The restoration of disturbed inefficiently drained peatlands will allow Belarus to prevent the carbon dioxide emissions by 5 419 756 t CO2-eq/20y.
Such a reduction of emissions will be possible thanks to two ecological projects — “Wetlands” and “Peatlands-2” — funded by the Global Environment Facility and implemented by the United Nations Development Programme in Belarus in partnership with the Ministry of Natural Resources and Environmental Protection of Belarus.
The 5-year “Wetlands” project launched this year will allow to reduce the carbon dioxide emissions by 3,199,577 t CO2-eq/20y. This will be achieved thanks to the restoration of 12,456 ha of disturbed inefficiently drained Belarusian peatland forests, avoided deforestation, rewetting of the extracted Dakudaŭskaje peatland, improved grassland management at Turaŭski Luh and replacement of fossil fuels with peatland biomass.
The activities of the “Peatlands-2” project implemented in 2013–2017 — the rewetting of degraded agricultural lands on drained peatlands (3 384 ha), environmental rehabilitation of four raised bogs (11,257 ha) disturbed by hydrological forest amelioration and the restoration of the hydrological regime of Jeĺnia Bog — will result in the reduction of 2 220 179 t CO2-eq/20y.
“Belarus is often called “the lungs of Europe” and Belarusian wetlands are the heritage of the whole planet. Starting from 1999, UNDP together with its partners and the Ministry of Natural Resources and Environmental Protection of Belarus has helped to implement 6 large-scale projects in the field of sustainable management of wetlands. It is crucial that today Belarus is taking action to restore degraded peatlands that will result in significant reduction of carbon dioxide emissions. It will benefit both Belarus and the whole Europe,” Zachary Taylor, UNDP Deputy Resident Representative in Belarus, said.
“The active cooperation and the joint actions of all partners at the regional, national and global levels is a key factor for achieving sustainability and effective combating climate change. Today Belarus is already taking actions to reduce carbon dioxide emissions. We stand for uniting all countries, international organizations, scientists and the public in the struggle to achieve this global goal,” Andrei Khudyk, the Minister of Natural Resources and Environmental Protection of Belarus, said.
The current “Wetlands” project is expected to develop the long-term plan on sustainable use of all the 260,000 ha of Belarusian drained peatland forests. The decisions on restoration/wise management of each peatland will be made within the project.
The rehabilitation of inefficiently drained peatlands will help to stabilize the groundwater table, prevent the soil mineralization and drying out of peat soil and will have a positive effect on rivers and meadows close to the project areas.
The rehabilitation activities within the “Wetlands” project will be held at the four project territories — Zhada, Vostrava and Haradok, and the extracted Dakudaŭskaje peatland. The rewetting (ecological restoration) is the most effective method of sustainable use of disturbed peatlands that has been developed and tested within the previous UNDP-GEF International Technical Assistance projects.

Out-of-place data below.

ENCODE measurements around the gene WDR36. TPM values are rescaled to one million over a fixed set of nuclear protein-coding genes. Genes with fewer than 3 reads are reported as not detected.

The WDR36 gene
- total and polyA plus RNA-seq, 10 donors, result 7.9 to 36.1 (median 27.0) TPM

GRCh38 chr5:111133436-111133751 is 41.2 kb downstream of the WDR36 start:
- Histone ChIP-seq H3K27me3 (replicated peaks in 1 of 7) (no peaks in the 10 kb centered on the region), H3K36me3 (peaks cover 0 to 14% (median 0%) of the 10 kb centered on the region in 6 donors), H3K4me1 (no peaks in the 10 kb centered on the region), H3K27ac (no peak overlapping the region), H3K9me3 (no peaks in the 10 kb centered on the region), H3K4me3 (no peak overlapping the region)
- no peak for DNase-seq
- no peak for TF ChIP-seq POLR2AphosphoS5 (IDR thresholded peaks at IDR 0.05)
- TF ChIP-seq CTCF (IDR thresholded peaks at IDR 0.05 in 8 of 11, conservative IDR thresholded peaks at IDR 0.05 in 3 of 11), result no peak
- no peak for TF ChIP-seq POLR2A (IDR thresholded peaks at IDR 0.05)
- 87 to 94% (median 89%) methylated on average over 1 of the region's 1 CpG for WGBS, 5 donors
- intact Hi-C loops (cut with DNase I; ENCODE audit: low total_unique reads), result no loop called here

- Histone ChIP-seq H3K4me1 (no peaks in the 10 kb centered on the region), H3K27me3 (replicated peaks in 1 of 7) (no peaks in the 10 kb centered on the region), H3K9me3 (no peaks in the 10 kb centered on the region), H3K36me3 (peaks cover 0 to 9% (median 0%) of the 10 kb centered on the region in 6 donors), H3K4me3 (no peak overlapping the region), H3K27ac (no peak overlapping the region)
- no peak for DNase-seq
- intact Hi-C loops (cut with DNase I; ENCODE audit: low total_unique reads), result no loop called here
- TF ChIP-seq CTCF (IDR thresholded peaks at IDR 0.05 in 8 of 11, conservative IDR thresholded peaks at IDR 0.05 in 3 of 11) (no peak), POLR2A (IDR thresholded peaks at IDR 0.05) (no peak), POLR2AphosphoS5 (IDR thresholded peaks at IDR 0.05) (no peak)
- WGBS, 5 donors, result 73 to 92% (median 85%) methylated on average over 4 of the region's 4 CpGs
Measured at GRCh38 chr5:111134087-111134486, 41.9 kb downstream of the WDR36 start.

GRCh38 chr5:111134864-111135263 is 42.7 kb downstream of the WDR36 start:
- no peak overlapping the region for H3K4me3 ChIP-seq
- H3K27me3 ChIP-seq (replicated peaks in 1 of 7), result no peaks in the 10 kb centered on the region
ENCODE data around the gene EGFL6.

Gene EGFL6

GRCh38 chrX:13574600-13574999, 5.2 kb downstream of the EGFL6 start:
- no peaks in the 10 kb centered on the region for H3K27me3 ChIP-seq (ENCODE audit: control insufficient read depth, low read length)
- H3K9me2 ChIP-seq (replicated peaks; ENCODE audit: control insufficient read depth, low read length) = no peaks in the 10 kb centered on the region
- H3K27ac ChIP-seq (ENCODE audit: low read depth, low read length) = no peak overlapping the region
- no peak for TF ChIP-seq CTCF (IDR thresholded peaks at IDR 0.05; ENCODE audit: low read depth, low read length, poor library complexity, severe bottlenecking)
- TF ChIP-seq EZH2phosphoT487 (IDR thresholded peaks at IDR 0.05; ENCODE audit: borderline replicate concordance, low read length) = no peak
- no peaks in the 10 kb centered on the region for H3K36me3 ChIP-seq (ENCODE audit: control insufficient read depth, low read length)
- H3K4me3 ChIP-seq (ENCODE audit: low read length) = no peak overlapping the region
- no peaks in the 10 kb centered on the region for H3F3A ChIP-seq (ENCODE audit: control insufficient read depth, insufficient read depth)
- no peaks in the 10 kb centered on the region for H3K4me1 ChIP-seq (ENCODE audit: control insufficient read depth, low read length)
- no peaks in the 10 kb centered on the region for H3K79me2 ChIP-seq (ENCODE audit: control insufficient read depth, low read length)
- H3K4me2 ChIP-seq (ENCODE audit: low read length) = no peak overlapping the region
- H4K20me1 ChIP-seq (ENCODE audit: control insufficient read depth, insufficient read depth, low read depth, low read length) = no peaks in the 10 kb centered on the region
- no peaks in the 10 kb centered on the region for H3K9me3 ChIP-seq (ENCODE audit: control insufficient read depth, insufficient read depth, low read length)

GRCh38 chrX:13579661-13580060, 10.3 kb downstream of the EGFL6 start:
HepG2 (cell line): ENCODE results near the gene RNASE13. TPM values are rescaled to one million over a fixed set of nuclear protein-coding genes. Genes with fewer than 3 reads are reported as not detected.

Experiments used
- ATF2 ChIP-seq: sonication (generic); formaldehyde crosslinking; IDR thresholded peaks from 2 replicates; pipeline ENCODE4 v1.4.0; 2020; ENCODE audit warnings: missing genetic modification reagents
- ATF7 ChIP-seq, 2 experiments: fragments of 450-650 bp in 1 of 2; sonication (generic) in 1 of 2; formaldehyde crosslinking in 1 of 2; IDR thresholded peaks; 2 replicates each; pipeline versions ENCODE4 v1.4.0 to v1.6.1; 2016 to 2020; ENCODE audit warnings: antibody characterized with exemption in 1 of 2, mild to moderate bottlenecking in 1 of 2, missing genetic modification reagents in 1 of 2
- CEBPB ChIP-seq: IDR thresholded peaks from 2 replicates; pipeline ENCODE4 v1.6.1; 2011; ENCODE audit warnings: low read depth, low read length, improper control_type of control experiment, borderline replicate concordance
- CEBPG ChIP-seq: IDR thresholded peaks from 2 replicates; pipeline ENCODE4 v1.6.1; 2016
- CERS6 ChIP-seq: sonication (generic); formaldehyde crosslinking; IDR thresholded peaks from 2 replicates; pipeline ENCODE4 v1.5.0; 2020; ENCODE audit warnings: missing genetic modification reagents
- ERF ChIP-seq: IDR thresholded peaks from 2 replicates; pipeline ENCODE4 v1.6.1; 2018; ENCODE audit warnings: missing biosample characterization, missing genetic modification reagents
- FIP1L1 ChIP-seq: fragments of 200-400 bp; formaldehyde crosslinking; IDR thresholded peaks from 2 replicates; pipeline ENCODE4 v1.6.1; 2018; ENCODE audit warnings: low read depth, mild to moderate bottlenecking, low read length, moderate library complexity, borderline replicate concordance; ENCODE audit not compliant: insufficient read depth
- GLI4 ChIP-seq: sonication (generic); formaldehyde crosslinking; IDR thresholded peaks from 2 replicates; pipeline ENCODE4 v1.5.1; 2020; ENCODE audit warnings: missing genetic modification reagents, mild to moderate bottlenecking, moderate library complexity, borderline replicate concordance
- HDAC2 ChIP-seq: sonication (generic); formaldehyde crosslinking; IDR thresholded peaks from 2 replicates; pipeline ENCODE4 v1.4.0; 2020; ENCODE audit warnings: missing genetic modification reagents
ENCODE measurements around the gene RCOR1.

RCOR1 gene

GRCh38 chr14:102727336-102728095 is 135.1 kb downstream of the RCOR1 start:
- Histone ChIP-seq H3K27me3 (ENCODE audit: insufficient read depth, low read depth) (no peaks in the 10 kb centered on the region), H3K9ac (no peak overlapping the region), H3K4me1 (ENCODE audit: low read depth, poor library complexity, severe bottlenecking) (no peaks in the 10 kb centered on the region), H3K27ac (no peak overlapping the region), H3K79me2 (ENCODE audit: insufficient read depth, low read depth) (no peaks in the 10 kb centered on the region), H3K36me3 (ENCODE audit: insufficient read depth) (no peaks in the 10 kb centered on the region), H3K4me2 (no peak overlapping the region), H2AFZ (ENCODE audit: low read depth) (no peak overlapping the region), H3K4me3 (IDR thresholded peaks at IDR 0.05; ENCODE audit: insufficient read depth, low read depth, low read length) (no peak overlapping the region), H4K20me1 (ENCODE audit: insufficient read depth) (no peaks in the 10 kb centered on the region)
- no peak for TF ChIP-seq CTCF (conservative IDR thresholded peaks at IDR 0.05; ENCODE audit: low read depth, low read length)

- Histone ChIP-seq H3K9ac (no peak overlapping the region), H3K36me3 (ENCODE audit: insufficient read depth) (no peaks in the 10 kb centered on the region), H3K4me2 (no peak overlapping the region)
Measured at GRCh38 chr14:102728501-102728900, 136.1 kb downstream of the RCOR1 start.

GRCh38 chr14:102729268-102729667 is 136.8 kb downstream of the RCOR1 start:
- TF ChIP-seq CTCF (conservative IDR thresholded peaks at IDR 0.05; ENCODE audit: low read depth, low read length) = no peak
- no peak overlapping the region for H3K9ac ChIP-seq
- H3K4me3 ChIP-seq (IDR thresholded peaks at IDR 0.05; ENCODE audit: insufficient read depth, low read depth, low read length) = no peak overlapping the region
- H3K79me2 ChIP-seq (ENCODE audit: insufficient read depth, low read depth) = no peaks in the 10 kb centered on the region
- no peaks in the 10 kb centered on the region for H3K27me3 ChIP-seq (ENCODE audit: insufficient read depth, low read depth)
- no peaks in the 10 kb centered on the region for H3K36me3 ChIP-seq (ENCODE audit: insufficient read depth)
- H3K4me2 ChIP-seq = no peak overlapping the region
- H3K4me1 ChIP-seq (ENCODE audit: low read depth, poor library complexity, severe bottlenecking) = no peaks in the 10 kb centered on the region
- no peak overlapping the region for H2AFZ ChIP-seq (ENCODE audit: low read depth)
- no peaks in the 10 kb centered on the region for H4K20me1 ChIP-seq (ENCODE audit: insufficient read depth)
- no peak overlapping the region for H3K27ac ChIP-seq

Moreover, the “Wetlands” project will contribute to the improvement of environmental legislation in Belarus and assists the Ministry of Natural Resources & Environmental Protection of Belarus in drafting the Law “On the Protection and Use of Peatlands”, which should state the legal framework for the protection and sustainable use of peatlands, conservation and improvement of their habitat forming, water protection and other functions, satisfaction of economic, aesthetic, and other needs of present and future generations. The Law has no analogues in Europe.
Disturbed peatlands: the scale of the problem in Belarus
Today Belarus has 260,000 ha of drained peatland forests and the increase of this area causes significant environmental damage.
Drained and disturbed peatlands change from being a carbon sink to the carbon source and are affected by loss of soil carbon and soil fertility. Disturbed peatlands and peatland forests produce between 5-15 tCO2-eq/ha/y.
Significant areas of disturbed peatlands have been formed in Belarus as a result of peat extraction, drainage of peatlands unsuitable for economic use and intensive agricultural development of drained land. Such disturbed peatlands have little potential for further economically efficient use because of different reasons, including the degraded peat soils that were previously used in agriculture, inefficiently used peat deposits (143,300 ha) that have been removed from commercial operation, as well as 89,900 ha of natural peatlands with significantly disrupted hydrological regime.
The hydrology of most of these areas is disrupted (i.e. groundwater table much below surface). Inappropriate management (or complete lack of management) of the groundwater table in drained peatland forests results in degradation of habitat, drying out of peat soil, release of carbon dioxide through soil mineralization, loss of small rivers, and cause peat and forest fires.
Large areas of drained forest peatlands have lost their productive capacity and can no longer be used effectively for forestry. A drop in the water table by 0.5-0.7 meters, as a result of drainage, has caused the biodiversity decline.Today Belarus is one of the world leaders in ecological restoration of peatlands. 51,000 ha of inefficiently drained Belarusian peatlands have already been restored within the International Technical Assistance projects in Belarus. The UNDP-GEF “Wetlands” project will also contribute to this large-scale work.